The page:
Richard Meek

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📷 : Adam Hills / MUG Photography

Making numerous appearances over the years in The Rocky Horror Show, Richard Meek toured the UK as Brad Majors and toured internationally in 2017 as Leo Bloom in The Producers. Among his other roles, he played Sir Galahad in Spamalot and joined the cast of Thoroughly Modern Millie along with workshopping Footballers’ Wives – The Musical. Most recently, Richard was in the UK Tour of Annie as Rooster,  a character which is the opposite to his previous projects, and finished the run late last year. Meeting with Richard, he chats about appearing in The Rocky Horror Show, touring with Spamalot and playing Rooster in Annie.

What was Rooster like to play in the UK tour of Annie and was there anything that drew you to the role?

Rooster was a role that I didn’t initially think about playing. I had seen the production in the West End with Jonny Fines as Rooster and I thought he was brilliant. He seemed to be a lot younger than myself so I didn’t think of it as something I would play. I went through the process and it just fitted me perfectly. Rooster is the opposite to what I usually play – he’s the villain – and I loved it! A lot of my friends who came to see it were quite surprised because it was totally different to my previous roles.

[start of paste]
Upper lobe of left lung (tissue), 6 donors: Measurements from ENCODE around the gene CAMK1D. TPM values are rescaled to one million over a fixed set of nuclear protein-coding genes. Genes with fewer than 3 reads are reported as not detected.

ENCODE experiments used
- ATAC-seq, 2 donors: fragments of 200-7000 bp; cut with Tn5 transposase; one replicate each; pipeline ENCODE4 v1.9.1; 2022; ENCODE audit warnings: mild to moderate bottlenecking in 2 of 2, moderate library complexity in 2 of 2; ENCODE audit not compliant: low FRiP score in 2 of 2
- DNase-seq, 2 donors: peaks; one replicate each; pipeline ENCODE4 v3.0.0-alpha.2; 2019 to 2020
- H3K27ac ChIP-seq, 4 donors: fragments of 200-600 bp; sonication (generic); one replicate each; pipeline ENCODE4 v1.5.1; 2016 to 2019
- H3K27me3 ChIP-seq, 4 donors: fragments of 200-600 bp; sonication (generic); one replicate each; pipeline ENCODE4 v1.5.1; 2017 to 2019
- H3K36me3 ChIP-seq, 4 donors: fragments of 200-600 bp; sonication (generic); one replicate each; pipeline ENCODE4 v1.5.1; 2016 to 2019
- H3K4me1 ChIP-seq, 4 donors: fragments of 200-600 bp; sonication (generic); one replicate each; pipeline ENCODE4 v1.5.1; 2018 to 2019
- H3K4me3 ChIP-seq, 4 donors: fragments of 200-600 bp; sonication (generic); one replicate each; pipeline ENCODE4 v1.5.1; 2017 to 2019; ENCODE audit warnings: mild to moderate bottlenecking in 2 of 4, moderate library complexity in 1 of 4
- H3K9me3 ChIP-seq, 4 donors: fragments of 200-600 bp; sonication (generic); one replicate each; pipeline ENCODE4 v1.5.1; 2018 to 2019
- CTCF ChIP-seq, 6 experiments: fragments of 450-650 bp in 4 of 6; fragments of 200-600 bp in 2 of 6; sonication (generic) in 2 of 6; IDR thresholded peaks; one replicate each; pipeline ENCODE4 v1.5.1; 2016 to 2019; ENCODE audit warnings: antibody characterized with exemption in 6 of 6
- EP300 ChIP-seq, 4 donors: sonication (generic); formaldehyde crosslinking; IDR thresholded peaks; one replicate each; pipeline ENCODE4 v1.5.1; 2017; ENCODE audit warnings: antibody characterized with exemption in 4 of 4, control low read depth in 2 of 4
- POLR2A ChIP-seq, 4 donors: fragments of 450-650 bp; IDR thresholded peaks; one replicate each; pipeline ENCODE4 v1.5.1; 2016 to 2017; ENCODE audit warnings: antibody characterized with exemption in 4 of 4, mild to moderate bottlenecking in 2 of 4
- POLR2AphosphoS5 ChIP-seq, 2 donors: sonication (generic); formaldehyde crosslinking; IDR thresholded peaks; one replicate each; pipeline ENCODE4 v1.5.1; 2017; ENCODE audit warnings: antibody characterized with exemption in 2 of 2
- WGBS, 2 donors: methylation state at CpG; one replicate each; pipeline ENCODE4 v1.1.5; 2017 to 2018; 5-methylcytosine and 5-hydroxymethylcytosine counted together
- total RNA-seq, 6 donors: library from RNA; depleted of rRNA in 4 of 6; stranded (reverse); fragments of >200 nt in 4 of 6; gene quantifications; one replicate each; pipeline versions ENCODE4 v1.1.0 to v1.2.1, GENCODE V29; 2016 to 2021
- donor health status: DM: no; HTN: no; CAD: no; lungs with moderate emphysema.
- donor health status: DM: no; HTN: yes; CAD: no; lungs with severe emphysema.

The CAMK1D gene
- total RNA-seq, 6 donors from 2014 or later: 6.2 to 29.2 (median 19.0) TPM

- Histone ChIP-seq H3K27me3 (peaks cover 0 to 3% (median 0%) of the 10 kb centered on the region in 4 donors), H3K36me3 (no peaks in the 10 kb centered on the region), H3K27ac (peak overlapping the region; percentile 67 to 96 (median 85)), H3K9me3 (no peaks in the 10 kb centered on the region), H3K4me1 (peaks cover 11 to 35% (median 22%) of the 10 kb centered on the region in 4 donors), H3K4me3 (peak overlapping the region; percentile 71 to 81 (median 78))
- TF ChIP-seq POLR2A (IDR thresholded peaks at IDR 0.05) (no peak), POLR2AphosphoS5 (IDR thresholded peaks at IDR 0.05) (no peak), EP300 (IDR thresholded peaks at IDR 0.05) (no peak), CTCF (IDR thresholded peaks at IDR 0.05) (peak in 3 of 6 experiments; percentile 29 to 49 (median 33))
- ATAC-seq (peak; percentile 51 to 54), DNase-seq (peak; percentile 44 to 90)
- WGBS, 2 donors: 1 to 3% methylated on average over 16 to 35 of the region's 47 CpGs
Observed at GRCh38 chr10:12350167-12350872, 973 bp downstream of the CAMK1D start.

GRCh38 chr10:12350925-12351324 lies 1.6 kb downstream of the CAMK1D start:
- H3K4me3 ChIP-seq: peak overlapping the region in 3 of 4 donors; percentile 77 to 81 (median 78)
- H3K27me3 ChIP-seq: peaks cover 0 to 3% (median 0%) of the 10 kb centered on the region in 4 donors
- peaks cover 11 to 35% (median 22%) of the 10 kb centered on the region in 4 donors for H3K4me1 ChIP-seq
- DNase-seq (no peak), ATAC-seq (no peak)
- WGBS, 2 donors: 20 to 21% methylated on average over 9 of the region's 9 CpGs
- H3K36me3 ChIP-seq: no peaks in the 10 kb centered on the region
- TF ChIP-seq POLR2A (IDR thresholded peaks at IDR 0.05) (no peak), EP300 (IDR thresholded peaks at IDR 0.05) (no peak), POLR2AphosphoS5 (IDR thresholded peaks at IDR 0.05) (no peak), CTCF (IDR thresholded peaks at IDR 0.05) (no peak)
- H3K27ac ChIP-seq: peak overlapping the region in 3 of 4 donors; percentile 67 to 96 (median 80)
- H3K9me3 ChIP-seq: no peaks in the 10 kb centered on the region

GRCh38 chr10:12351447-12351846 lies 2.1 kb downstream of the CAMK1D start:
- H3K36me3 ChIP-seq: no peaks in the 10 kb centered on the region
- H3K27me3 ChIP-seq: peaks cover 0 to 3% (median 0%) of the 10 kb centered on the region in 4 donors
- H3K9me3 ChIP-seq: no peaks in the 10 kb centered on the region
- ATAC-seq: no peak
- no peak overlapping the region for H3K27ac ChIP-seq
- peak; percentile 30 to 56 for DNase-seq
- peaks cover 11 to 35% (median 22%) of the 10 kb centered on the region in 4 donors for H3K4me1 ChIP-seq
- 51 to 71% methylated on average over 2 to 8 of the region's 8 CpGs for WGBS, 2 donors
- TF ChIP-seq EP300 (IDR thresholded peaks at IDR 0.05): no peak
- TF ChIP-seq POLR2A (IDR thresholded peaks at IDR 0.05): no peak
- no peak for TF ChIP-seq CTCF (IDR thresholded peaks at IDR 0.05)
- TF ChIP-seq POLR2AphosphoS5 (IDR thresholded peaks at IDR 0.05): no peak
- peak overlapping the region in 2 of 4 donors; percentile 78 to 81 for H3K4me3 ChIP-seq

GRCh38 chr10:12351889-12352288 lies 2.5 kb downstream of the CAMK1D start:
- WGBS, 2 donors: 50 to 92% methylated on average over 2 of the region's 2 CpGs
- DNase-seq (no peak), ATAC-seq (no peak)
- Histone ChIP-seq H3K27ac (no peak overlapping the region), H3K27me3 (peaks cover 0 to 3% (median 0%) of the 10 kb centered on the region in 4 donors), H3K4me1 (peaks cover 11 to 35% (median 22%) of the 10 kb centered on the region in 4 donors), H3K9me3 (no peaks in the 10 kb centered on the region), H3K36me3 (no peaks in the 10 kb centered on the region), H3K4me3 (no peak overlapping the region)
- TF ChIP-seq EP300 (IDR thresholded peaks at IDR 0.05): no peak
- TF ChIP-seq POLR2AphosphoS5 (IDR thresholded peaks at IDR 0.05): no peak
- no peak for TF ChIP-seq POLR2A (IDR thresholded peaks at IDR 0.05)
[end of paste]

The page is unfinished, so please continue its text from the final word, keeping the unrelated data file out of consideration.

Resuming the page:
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📷 : Annie UK Tour – Paul Coultas / Matt Crockett

How was it rehearsing for this show and meeting the child cast for the first time?

I was much more nervous than the kids! I remember walking in to the first day of rehearsals and thinking about how many people were there, and I knew that when I did my lines, everyone would be watching. All the kids were there singing It’s the Hard Knock Life and they were confident and excited. I remember doing a scene early on in the rehearsals with one of the Annies and I was feeling anxious about my lines, and she was there amongst all these adults just getting on with it. I think I get more anxious the older I get.

 

What was Easy Street like to perform alongside Lily and Miss Hannigan?